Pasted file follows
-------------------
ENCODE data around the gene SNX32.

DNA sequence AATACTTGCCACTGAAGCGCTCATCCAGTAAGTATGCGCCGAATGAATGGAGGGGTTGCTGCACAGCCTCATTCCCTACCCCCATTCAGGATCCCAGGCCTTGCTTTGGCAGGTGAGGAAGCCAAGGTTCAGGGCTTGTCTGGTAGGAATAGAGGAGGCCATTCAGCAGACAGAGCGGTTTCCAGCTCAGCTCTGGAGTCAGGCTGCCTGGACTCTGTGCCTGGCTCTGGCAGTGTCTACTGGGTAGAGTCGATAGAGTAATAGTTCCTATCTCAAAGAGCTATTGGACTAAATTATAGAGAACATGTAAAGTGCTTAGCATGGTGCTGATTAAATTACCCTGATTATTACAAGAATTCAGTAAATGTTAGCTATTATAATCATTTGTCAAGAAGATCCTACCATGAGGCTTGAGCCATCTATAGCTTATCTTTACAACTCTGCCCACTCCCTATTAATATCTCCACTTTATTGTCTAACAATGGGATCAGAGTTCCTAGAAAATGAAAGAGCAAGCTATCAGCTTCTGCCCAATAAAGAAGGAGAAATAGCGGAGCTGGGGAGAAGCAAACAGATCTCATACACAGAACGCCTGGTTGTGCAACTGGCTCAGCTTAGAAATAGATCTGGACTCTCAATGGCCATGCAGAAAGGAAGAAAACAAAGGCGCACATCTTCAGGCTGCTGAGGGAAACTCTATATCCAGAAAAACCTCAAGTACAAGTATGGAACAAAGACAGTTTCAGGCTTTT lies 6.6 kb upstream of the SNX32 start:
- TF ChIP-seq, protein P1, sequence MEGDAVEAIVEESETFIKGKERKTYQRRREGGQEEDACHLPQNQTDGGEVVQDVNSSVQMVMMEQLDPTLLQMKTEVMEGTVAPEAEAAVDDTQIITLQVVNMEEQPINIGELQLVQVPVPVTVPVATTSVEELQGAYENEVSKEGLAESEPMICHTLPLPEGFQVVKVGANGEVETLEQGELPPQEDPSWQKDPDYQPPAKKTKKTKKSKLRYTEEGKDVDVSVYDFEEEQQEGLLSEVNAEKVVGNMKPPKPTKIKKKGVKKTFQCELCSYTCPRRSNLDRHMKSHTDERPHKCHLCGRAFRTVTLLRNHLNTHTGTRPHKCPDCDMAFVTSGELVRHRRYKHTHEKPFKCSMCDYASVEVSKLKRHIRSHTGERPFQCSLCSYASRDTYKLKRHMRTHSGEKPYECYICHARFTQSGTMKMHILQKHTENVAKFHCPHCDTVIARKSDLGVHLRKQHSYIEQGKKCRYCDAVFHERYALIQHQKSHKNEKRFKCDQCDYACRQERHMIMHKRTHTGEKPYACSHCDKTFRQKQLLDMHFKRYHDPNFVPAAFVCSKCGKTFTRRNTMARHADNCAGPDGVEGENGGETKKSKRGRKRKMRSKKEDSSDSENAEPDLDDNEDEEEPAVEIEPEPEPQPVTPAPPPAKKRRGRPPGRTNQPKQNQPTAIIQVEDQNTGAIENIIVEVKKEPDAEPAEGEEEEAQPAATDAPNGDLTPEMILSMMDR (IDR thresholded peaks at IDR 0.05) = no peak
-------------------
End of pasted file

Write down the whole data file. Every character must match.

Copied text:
ENCODE data around the gene SNX32.

DNA sequence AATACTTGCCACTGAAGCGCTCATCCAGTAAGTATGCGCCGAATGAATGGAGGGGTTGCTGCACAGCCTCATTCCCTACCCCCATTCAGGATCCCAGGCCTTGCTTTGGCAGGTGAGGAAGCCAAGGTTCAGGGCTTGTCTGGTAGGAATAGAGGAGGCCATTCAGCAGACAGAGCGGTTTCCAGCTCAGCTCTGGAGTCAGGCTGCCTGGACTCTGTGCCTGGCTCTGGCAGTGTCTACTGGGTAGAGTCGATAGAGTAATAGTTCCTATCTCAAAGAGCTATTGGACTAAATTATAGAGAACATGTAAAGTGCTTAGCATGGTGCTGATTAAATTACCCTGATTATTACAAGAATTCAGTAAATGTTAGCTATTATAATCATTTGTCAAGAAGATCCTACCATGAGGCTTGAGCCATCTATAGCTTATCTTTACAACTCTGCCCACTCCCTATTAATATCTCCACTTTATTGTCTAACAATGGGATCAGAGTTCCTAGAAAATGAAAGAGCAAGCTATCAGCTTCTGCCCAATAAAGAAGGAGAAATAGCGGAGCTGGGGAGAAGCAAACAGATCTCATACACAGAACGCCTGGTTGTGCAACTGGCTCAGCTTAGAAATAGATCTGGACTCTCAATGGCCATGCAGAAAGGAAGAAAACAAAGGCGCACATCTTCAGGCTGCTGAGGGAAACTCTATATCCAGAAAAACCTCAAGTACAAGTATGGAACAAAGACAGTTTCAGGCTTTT lies 6.6 kb upstream of the SNX32 start:
- TF ChIP-seq, protein P1, sequence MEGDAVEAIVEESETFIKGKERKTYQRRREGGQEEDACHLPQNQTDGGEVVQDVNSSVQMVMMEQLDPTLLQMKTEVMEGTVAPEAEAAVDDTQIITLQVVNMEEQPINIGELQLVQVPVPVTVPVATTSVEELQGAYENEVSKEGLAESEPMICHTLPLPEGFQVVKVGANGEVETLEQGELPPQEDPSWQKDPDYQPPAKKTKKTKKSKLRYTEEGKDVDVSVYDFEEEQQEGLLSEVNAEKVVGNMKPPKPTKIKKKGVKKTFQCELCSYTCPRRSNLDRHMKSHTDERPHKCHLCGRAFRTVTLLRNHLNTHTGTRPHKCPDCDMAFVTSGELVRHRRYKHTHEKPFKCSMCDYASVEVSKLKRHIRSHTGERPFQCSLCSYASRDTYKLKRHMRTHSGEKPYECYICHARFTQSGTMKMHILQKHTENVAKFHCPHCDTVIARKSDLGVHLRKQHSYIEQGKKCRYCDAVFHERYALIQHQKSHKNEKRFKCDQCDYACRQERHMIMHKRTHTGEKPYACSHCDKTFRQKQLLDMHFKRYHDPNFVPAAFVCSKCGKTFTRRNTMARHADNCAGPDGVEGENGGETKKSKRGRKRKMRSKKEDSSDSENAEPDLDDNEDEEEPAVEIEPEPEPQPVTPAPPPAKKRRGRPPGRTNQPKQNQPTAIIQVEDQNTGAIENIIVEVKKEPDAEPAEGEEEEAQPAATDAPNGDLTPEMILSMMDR (IDR thresholded peaks at IDR 0.05) = no peak